But her father was Muslim. Her mother was Catholic. They lived in Iran. Little Christiane grew up in a clash of worlds – yet it was quieter than today. “We had Christmas off from school, but,” she notes, “remember, Iran was not yet an Islamic republic.”
During her childhood, the former Persian Empire was one of the most diverse, modern and secular Islamic nations of the Cold War era, led by an iron-fisted dictator whose family had been put in power by the CIA and was one of America’s top allies – the controversial Shah of Iran.
Amanpour – now a regular on the ABC nightly news as well as Chief International Correspondent for CNN and the nightly host of her own interview program on CNN International – remembers an Iran vastly different in the 1960s and 1970s from today’s terror-exporting, nuke-developing Islamic republic whose president annually vows before the United Nations to destroy both Israel and the United States as he ushers in Armageddon and welcomes the return of the Hidden Imam – Shi’ite Islam’s child Messiah.
“We had a Christmas tree, we decorated, we had Christmas celebration,” she recalls. Is observance of the holiday tolerated in today’s rigid Iranian Islamic society? “It may not be open and allowed,” she admits, “but in the privacy of your own home, you do what you will.”
Did her very Christian-sounding first name cause problems as a child? After all, “Christiane” is not at all Iranian nor Islamic.
“It really didn’t,” she says. “My mother is Catholic, my father Muslim and so I’ve grown up with both faiths – and I happen to be married to a man who’s Jewish. So, I have all three faiths running right through my immediate family. It taught me tolerance. It taught me that all three faiths can exist together because we have so much in common.”
Today as Iranian-built rockets pound Israeli neighborhoods, as Israeli helicopter gunships rain death and destruction on Gaza, as civil war rages just miles away in Syria and Iran’s leaders are blamed for Continued on page 2
A Los Angeles-area retirement center was briefly the center of the annual war against Christmas when employees tossed out a Christmas tree, menorahs and anything else festive, declaring them to be prohibited religious symbols.
Meanwhile an elementary school banned children from the audience of its Christmas show — put on by children — and a Hawaiian atheist was gleeful that he’s blocked public school children from raising $30,000 for a Christian charity.
The nursing home ban provoked a nationwide outcry on Twitter and Facebook as well as denunciations from politicians and civil rights activists. Two dozen 80-year-old residents received 15 minutes of fame when they gathered in the lobby of The Willows retirement center with a hand-lettered sign pleading “please save our tree.” In the glare of TV cameras, the octogenarians asked the nurses to quit behaving like Scrooge.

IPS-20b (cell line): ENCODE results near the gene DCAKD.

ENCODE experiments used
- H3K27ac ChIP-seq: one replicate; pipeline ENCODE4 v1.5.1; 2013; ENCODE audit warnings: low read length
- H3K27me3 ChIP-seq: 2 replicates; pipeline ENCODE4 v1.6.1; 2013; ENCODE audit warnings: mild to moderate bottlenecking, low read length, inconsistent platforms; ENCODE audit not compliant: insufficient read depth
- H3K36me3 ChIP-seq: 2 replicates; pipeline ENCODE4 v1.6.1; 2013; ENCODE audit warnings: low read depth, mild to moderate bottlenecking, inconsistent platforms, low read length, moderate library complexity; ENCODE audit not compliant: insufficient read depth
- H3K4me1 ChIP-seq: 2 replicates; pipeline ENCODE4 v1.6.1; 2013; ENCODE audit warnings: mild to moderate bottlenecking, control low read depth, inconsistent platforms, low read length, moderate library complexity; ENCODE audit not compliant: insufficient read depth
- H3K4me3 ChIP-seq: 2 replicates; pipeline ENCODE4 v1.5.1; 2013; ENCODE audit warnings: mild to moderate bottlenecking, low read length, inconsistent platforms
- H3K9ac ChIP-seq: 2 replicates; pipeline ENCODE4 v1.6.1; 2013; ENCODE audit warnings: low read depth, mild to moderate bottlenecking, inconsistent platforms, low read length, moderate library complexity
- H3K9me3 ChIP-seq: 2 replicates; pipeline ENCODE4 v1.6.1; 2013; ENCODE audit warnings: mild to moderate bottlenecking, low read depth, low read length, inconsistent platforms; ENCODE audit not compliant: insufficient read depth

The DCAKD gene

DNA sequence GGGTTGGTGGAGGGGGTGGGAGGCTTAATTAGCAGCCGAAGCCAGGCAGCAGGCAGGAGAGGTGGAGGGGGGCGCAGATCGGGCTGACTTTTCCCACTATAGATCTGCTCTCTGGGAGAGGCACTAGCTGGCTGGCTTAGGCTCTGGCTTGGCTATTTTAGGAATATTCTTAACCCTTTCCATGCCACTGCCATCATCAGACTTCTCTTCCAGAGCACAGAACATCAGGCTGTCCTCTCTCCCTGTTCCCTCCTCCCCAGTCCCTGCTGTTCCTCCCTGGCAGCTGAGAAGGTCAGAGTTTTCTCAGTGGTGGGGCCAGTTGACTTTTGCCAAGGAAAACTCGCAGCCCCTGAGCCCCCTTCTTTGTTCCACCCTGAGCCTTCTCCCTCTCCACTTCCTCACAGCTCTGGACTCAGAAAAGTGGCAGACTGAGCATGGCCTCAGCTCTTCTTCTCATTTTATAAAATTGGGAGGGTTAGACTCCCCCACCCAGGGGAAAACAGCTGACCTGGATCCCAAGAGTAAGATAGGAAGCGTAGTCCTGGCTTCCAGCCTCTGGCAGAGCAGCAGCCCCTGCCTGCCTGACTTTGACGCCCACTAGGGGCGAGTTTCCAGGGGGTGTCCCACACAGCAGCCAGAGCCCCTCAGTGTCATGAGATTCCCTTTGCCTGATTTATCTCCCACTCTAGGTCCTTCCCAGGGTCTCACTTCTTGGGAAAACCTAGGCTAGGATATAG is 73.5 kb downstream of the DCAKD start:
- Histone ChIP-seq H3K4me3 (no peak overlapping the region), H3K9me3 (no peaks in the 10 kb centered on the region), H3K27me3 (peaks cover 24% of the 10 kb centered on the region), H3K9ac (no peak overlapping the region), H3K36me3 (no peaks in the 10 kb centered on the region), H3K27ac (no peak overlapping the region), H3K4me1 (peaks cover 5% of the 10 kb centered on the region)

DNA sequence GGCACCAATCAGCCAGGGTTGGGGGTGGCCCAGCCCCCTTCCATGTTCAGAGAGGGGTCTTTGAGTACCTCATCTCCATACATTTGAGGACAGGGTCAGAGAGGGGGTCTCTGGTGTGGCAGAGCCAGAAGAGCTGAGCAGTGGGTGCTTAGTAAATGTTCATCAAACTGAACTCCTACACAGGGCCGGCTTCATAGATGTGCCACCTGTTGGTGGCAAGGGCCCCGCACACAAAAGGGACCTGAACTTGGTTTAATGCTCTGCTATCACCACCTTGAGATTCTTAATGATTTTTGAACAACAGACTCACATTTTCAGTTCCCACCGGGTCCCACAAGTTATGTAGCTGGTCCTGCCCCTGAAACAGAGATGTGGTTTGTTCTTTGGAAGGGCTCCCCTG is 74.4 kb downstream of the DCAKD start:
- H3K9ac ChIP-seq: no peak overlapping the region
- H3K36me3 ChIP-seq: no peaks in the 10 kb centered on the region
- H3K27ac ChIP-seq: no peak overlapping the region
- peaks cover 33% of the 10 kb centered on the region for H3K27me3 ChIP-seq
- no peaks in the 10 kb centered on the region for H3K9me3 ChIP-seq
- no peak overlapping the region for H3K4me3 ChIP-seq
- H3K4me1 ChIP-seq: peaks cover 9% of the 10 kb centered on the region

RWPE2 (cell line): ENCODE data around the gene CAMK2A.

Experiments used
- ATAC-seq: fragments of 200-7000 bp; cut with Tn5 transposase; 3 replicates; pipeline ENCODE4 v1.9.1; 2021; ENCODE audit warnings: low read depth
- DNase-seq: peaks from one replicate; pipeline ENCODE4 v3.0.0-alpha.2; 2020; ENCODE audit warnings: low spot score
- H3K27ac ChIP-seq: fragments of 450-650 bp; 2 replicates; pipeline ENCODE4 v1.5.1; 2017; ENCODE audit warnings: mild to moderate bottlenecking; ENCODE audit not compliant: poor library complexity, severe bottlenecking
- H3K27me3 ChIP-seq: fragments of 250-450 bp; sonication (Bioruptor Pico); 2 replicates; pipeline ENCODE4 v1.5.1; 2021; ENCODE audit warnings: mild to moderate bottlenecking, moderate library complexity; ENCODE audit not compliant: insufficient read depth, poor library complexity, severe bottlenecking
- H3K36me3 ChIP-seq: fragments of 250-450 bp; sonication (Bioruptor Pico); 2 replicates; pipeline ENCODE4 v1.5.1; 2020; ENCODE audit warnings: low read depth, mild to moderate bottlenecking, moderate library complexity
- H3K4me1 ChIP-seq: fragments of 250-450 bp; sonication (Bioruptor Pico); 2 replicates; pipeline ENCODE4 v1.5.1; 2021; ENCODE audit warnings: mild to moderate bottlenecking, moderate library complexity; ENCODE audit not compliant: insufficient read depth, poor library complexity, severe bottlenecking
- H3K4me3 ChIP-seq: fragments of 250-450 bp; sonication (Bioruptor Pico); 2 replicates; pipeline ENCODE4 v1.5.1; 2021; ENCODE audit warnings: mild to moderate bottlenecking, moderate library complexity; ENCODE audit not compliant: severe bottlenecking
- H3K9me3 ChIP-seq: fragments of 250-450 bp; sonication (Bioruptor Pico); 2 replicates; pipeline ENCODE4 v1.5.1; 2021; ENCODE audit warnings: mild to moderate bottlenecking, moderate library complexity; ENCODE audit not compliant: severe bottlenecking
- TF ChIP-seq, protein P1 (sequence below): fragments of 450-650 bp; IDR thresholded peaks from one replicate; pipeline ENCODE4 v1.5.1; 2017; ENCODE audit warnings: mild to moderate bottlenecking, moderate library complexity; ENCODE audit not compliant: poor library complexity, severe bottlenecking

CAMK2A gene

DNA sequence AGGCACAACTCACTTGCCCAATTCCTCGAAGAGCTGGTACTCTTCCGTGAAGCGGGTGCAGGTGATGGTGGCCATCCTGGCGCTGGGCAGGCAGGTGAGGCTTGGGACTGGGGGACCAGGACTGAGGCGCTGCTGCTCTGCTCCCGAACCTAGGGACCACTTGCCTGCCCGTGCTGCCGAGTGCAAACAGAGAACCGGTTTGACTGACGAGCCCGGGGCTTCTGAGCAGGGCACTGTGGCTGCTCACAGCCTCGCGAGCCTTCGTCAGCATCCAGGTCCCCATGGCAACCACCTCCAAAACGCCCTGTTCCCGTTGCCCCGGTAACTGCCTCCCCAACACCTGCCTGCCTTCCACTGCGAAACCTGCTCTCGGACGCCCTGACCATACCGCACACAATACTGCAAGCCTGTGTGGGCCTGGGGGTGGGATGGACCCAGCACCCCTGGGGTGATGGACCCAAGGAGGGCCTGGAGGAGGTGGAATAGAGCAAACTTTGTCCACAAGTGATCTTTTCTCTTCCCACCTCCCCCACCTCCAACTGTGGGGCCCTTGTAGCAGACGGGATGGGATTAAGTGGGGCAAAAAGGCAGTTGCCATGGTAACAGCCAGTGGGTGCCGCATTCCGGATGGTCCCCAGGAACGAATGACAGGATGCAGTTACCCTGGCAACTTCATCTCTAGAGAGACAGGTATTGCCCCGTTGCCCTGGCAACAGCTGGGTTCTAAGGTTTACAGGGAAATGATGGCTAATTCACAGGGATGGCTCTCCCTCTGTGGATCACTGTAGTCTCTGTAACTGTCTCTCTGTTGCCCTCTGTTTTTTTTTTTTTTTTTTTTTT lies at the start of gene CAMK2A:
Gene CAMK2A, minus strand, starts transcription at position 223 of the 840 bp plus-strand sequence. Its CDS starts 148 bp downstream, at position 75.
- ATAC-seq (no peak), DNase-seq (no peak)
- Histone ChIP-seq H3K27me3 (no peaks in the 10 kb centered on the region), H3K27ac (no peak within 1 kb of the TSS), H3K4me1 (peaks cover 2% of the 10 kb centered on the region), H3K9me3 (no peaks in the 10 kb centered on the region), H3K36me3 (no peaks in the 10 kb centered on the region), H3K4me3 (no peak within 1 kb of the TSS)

“We’re all angry. We want that tree,” Fern Scheel told the Daily News. She has lived at the complex for nearly two years. “Where’s our freedom? This is ridiculous.”
Jewish resident Frances Schaeffer said she couldn’t understand the nursing home’s attitude. “This tree is a symbol of reverence that we can all enjoy regardless of our religious beliefs,” she said.
Max Greenis who has lived at the complex for a year with his wife, Bonnie, said he was considering withholding his rent in protest. “I’ve got grandkids and they come here and now they’ll ask, `Grandpa, where’s the Christmas tree?’ Then I’ll have to explain that someone said we couldn’t have one. What kind of message is that sending to the kids?”
“For some folks this is the only Christmas tree they’ll have all season,” resident Robert Troudeau said. “There are people overseas fighting for our freedoms and dying and we’re here fighting over things like this. It’s a shame.”
Embarrassed, the owners of the retirement complex, the multi-state JB Partners Group Inc., issued a terse statement to the press that the tree’s removal was the result of “a miscommunication,” according to the Sacramento Bee newspaper. The tree has now been restored.
Meanwhile in Yorkshire, England, parents were aghast when the local school banned children from the audience during its annual Christmas pageant, according to the Daily Mail.
In a letter to parents, Eldwick Primary School’s head teacher Janice Kershaw decreed that children and babies “will not be allowed in the concert because any background noise could make it difficult to hear the performers.” She also cited vague “fire regulations” – although the school has never had to restrict attendance in years past.
As a result, siblings were barred from watching each other perform traditional holiday music and skits. That infuriated mom Melanie Whitehead – who called it ridiculous that little sister Scarlett Whitehead and brother Samuel would not get to watch big brother Miles sing carols with his class. She branded the school “anti-children.” Likewise, Scarlett and Samuel will also be stopped from enjoying each others’ performances in a later Christmas concert.
“It all just doesn’t seem very Christmassy does it?” asked the mom. “Just seems a bit mean. People just want to enjoy Christmas. There is a line you draw and sometimes a teacher or a school thinks they are in charge completely. Children should be allowed in and if they make a noise, the parent can take them out or a teacher can then say take him out. You can’t just take the decision out of their hands, no kids in case they make any noise. Its makes no sense to me.”